Kenya National Care System Assessment: A participatory self-assessment of the formal care system of children living outside of family care and for the prevention of unnecessary separation of children from families

National Council for Children's Services - Republic of Kenya

Executive Summary

The government of Kenya is committed to moving away from institutional care towards family and communitybased care. This is in line with international and national child rights instruments and informed by a growing evidence-based illustrating the benefits of family-based care on children’s development and the potential negative impacts of residential care. Kenya has made important strides and achieved key milestones over the past two decades in relation to children’s care and protection. Beginning in 2001, when the Children’s Act (referred hereafter as “The Act”) came into place. The Act includes important provisions related to children’s right to care including parental responsibility, fostering, adoption, custody, maintenance, guardianship, care and protection of children. To support the oversight and implementation of the contents of the Children’s Act, Kenya has established the National Council for Children’s Services (NCCS) as the policy-making, coordination, regulatory, advocacy and advisory body and the Department of Children’s Services (DCS) the mandated government body to implement children’s services, including care.

The care system assessment is intended to support the Government of Kenya to assess and strengthen the national, formal care system. More specifically, the objectives of the care system assessment framework are to: 1) support the State Department of Social Protection through the National Council of Children Services and the Department of Children Services to lead an inclusive and participatory self-assessment of their national care system; 2) support country-level care reform stakeholders to build consensus on sector priorities and actions to advance the national care system; 3) provide information for government agencies and other stakeholders in care reform to use to develop policy documents/guidance, national care reform strategies and/or action plans; and 4) set a baseline to track progress of strengthening national care systems over time.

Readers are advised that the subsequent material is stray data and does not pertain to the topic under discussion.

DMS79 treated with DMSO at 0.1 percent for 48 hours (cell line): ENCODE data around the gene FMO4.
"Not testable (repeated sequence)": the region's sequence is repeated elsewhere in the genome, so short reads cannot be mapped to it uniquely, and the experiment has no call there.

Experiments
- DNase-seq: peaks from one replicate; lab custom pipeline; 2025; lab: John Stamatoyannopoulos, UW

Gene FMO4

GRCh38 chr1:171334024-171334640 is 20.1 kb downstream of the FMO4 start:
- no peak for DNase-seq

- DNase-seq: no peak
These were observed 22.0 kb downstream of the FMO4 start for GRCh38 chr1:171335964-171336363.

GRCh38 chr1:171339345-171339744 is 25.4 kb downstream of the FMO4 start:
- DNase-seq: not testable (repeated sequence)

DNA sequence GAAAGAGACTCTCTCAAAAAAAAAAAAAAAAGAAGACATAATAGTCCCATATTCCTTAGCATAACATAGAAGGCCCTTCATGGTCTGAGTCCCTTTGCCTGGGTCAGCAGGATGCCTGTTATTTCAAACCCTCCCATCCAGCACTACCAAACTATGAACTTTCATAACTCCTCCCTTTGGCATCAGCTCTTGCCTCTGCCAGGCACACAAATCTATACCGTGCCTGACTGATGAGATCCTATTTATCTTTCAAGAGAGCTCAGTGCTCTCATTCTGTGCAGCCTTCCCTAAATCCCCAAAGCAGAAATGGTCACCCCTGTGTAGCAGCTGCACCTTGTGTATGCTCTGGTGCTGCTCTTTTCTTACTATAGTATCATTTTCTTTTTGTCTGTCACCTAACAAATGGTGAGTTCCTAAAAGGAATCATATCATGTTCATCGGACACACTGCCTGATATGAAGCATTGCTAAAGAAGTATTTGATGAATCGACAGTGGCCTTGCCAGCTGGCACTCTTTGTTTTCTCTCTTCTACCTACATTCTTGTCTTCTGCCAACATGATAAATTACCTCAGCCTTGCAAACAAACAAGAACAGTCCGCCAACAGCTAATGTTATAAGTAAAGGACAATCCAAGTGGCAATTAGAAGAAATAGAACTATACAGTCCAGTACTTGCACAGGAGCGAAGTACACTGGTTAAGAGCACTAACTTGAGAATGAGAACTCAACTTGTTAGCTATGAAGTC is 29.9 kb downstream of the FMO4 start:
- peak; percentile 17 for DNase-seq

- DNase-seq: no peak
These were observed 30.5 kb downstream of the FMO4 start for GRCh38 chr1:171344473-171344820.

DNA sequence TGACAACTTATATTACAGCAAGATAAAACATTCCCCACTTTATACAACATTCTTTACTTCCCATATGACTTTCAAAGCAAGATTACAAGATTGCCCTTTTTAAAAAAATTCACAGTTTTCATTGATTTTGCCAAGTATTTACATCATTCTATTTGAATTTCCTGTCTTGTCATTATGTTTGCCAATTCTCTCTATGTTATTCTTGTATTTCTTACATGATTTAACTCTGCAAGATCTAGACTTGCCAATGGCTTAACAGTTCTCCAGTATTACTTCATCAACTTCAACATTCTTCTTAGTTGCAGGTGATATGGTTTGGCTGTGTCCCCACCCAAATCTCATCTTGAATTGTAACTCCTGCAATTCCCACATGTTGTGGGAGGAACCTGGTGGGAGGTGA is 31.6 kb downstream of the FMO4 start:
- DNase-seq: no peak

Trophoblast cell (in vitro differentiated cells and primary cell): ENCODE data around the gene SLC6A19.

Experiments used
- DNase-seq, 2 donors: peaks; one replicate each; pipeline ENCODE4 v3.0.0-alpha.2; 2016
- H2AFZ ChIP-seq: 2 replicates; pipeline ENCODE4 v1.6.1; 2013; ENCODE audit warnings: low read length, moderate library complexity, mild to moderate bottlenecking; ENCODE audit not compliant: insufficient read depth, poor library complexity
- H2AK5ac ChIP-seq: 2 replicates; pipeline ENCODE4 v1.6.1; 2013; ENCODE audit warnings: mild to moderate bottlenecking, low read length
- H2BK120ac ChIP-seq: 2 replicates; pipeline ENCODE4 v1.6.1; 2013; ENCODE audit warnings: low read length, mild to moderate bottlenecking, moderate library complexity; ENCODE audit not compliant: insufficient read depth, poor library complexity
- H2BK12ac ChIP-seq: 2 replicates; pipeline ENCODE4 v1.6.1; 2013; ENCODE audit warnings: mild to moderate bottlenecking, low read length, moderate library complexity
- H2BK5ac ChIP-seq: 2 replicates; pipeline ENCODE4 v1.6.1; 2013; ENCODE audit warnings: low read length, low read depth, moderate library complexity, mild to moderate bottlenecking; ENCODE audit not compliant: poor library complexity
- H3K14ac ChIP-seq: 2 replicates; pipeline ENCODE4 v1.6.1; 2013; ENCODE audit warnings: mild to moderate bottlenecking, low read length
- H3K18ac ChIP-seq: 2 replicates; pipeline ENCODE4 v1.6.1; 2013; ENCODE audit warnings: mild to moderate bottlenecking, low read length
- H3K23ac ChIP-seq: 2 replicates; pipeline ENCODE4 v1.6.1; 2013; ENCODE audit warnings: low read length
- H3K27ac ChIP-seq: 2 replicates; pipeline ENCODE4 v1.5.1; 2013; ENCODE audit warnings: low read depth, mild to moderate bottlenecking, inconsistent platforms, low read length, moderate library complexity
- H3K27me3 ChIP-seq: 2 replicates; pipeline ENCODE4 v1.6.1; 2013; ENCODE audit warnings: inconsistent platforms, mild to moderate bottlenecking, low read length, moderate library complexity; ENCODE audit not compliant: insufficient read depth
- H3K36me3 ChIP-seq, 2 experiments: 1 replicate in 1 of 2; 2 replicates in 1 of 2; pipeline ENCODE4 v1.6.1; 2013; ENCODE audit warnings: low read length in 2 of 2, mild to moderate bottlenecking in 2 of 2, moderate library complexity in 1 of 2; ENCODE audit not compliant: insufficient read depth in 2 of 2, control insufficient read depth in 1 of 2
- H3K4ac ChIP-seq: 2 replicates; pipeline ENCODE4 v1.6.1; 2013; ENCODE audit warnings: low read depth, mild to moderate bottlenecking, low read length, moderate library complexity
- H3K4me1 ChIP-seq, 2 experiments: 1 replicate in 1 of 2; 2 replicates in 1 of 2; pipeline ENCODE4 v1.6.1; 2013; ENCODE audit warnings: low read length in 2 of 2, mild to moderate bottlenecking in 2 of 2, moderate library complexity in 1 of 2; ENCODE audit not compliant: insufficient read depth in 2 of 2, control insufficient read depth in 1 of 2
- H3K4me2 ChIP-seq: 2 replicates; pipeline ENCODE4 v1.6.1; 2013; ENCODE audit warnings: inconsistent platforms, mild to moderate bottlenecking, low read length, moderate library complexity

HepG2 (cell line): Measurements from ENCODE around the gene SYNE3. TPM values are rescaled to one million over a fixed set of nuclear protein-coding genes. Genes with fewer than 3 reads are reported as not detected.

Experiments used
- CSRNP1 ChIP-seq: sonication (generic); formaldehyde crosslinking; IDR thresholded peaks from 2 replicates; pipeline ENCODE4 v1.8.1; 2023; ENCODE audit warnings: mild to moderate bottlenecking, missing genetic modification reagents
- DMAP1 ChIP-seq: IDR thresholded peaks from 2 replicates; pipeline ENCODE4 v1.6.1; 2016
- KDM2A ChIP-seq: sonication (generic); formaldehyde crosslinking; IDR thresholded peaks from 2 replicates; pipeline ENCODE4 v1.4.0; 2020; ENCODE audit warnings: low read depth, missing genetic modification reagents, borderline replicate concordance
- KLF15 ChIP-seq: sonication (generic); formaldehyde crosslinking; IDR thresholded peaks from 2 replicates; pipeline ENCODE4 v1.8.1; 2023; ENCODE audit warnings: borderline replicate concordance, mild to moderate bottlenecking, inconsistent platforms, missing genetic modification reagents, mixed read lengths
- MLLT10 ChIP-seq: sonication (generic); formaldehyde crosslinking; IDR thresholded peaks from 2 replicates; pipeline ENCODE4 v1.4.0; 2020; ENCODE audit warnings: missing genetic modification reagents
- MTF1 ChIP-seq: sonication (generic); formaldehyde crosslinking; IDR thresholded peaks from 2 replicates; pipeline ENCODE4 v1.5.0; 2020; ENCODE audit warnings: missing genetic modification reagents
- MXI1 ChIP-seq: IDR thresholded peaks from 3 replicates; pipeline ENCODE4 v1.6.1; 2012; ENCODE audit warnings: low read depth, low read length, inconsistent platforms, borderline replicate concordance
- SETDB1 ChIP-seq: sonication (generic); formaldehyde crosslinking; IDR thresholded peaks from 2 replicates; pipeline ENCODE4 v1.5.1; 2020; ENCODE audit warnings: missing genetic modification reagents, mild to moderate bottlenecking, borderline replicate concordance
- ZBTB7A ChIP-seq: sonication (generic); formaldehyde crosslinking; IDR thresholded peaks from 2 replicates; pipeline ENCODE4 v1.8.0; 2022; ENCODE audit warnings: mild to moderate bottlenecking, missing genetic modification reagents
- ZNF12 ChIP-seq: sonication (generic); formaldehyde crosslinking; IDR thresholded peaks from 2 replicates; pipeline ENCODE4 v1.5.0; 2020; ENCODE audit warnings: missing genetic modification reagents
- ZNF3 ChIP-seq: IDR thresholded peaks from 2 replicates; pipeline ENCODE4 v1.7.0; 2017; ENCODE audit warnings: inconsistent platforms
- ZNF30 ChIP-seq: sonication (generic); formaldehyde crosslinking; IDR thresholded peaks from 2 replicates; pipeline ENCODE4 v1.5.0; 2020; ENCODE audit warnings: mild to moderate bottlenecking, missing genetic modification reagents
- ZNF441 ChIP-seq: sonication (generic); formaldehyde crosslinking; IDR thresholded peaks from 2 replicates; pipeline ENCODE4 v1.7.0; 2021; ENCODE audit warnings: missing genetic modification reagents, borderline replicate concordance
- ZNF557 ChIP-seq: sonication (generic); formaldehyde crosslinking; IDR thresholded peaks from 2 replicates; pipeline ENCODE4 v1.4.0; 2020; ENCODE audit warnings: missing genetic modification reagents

The assessment framework follows a system approach. This means that the assessment considers national policies and guidelines, the social service workforce, services provided, monitoring and evaluation, social norms and financing across the spectrum of prevention and alternative family-based care options. The original assessment framework was developed by Changing the Way We Care (CTWWC) 16 with the intent for each country to adapt based on the local context and priorities.

The assessment took an approach of a “participatory self-assessment.” Where the stakeholders involved in the care system responded to the assessment questions together and, through dialogue, the assessment team built consensus on responses, priority interventions and next steps. The Care Reform Core Team driven by the National Council of Children Services, doubled up as the assessment team because of their core function to develop the care reform strategy. A series of meetings with the Care Reform Core Team17 were conducted prior to the assessment workshop. The Core Team’s focus prior to the assessment was on customization of the assessment framework and questions to ensure that the assessment speaks to the local realities and the Kenyan context. The Core Team then planned for a three-day assessment workshop in November 2019.

The assessment findings presented in this report have captured the thirteen sections of alternative care options and relevant care reform thematic areas as described in Guidelines for Alternative Family Care for Children in Kenya (2014) (AFC Guidelines). In addition, the assessment covered topics that cut across all areas of care. This is described as “Cross-Cutting Areas” and the findings apply to most or all of the areas of alternative care and care reform.

Overall, the assessment findings and recommendations were reviewed and validated by the Care Reform Core Team. Over a period of three months, the refinement of the findings and recommendations by 15 members from the core team was made possible through in-person and virtual meetings. The intention is for NCCS to use the finding to develop the Kenya National Care Reform Strategy and also for NCCS partners to identify high priority actions in care reform agenda in Kenya.